The way we work is changing — many people are choosing to work from home or even start their own small business rather than continuing to work in more traditional careers. While starting a business can be a great way to become self-sufficient and be your own boss, it’s not for everyone. It can be expensive, and lead to failure if you’re not properly prepared before you open your doors for the first time. So what questions should you ask yourself before you start your business?
1. Is there anything preventing me from starting a business?
This should be the first question you ask yourself before you even consider starting a business. What is preventing you from jumping feet-first into the world of the small business owner? List all of the excuses that come to mind on a piece of paper, read over them again, deeply consider them, and then… throw them away! Business ownership is all about risk and reward. If the risk is your excuse, then owning a small business might not be for you, or at least not that moment.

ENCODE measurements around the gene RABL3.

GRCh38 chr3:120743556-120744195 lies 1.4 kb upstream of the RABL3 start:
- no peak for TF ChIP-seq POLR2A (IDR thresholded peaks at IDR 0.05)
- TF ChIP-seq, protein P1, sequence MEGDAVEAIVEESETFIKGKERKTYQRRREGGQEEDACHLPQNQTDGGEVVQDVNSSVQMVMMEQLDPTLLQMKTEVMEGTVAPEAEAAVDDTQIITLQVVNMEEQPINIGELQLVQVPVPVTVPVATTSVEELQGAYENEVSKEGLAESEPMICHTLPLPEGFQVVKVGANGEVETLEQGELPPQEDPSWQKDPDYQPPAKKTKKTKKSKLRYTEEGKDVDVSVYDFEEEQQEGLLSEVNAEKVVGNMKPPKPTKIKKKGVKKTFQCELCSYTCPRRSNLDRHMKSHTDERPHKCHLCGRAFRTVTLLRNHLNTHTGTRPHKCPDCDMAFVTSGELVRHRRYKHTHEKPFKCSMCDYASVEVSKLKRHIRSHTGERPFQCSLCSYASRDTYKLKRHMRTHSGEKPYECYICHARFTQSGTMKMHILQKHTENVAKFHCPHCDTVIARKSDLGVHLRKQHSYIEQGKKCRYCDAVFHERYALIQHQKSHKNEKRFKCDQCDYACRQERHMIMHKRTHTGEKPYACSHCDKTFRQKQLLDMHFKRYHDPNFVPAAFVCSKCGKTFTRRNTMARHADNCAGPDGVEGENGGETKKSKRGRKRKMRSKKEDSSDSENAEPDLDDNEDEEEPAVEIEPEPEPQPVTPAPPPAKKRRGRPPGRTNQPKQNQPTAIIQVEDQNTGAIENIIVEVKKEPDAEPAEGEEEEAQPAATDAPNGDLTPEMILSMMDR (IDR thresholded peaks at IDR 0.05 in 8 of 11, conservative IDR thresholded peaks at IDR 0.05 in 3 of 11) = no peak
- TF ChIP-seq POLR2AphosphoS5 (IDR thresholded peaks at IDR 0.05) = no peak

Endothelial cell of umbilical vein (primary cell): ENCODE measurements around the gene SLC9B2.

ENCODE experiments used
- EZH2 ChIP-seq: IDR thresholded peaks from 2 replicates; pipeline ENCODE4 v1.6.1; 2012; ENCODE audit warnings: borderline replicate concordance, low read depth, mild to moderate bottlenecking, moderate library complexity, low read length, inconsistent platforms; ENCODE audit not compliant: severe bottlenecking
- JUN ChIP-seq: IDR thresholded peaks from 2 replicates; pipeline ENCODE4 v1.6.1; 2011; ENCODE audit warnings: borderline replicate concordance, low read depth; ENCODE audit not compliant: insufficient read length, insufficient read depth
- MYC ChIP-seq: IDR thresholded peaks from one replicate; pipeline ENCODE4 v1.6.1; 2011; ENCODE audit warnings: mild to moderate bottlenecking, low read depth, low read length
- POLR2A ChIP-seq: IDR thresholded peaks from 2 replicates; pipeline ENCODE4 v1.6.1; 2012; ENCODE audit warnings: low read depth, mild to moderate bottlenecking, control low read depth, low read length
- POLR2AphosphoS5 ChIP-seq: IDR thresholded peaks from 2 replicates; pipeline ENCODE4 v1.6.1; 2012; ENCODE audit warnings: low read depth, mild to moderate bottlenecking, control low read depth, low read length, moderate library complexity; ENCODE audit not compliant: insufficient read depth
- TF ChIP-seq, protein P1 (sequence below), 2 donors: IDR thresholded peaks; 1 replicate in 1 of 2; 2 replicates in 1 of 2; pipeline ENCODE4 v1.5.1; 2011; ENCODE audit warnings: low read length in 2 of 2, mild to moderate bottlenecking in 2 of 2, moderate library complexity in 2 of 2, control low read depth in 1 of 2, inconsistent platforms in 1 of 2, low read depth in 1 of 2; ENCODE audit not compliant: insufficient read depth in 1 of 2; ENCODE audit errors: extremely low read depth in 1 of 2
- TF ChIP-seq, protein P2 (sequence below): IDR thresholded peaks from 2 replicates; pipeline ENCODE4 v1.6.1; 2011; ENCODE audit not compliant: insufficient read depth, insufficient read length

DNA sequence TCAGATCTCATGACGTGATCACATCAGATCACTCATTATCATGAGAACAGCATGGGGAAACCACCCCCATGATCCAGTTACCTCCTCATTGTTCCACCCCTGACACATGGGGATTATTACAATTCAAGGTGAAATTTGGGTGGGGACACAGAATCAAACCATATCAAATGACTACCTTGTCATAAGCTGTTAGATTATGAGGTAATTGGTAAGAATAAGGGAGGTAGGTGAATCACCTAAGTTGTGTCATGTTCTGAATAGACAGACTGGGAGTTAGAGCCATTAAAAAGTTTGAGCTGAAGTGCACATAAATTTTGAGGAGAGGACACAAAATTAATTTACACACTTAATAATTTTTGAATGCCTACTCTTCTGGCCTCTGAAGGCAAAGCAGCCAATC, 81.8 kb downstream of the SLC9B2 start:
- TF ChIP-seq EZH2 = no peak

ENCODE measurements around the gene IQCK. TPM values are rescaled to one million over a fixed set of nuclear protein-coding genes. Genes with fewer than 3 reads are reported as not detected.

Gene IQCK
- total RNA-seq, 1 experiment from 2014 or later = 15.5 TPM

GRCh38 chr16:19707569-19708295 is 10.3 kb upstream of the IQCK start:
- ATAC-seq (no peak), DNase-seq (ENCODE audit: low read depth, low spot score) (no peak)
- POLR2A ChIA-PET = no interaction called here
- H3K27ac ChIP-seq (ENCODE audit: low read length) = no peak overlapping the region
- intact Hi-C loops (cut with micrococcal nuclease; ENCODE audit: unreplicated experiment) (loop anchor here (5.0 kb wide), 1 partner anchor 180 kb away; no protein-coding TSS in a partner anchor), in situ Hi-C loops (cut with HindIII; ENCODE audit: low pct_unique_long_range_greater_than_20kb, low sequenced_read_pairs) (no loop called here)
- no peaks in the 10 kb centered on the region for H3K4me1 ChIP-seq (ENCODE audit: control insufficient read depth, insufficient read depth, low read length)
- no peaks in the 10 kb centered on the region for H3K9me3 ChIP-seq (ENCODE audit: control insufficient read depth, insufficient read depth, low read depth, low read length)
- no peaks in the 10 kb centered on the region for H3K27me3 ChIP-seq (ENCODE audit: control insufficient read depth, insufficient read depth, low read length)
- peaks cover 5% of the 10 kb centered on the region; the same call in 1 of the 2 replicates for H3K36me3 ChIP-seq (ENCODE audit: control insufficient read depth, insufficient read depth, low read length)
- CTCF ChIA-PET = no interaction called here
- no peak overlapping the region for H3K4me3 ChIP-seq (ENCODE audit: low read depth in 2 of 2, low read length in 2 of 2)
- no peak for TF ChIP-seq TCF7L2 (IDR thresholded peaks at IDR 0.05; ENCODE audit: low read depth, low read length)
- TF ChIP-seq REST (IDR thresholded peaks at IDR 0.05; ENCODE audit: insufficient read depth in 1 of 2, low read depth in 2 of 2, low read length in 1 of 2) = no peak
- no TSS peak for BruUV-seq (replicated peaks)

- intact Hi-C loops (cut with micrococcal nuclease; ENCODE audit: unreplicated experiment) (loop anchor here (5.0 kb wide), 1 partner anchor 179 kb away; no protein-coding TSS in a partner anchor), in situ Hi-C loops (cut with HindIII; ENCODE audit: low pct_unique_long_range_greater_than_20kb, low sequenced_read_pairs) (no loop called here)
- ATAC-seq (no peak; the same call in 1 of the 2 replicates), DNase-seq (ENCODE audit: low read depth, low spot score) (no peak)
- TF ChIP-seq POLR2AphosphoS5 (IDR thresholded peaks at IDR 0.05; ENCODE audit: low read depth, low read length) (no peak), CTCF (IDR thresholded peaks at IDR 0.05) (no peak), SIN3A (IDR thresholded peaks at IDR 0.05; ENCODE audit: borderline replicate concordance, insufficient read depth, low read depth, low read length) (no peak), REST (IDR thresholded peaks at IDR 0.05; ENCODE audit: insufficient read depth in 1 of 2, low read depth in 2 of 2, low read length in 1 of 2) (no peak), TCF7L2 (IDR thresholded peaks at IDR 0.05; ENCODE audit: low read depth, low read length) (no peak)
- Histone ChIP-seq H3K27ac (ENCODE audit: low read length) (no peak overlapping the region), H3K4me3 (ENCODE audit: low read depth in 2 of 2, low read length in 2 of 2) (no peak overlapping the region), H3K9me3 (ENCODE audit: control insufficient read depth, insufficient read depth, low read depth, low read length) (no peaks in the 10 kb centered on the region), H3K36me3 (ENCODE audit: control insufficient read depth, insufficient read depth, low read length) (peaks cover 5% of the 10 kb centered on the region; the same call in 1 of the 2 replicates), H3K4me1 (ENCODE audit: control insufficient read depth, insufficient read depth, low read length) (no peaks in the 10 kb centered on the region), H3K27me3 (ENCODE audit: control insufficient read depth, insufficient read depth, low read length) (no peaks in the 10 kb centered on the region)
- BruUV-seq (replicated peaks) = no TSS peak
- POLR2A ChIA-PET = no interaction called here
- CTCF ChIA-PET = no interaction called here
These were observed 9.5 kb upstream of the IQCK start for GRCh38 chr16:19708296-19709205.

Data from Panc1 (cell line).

Don’t focus on excuses. Find solutions instead!
2. How much money am I willing to risk?
Depending on the type of business you’re starting, you may need a lot of capitol to get it off the ground. The important question here is how much money you’re willing to risk to get your business started. Do you have savings that you can use or will you be looking into obtaining a small business loan to give you the startup power that you’re going to need?
Keep in mind that while there are loans available, you’ll still be responsible for paying the loan back if your business plan fails. Be aware of this when choosing the amount of your loan. A good idea for this question is to determine how much your business will cost overall — and how much you’re willing to risk — as part of your overall business plan.
3. Do I know how to run a business?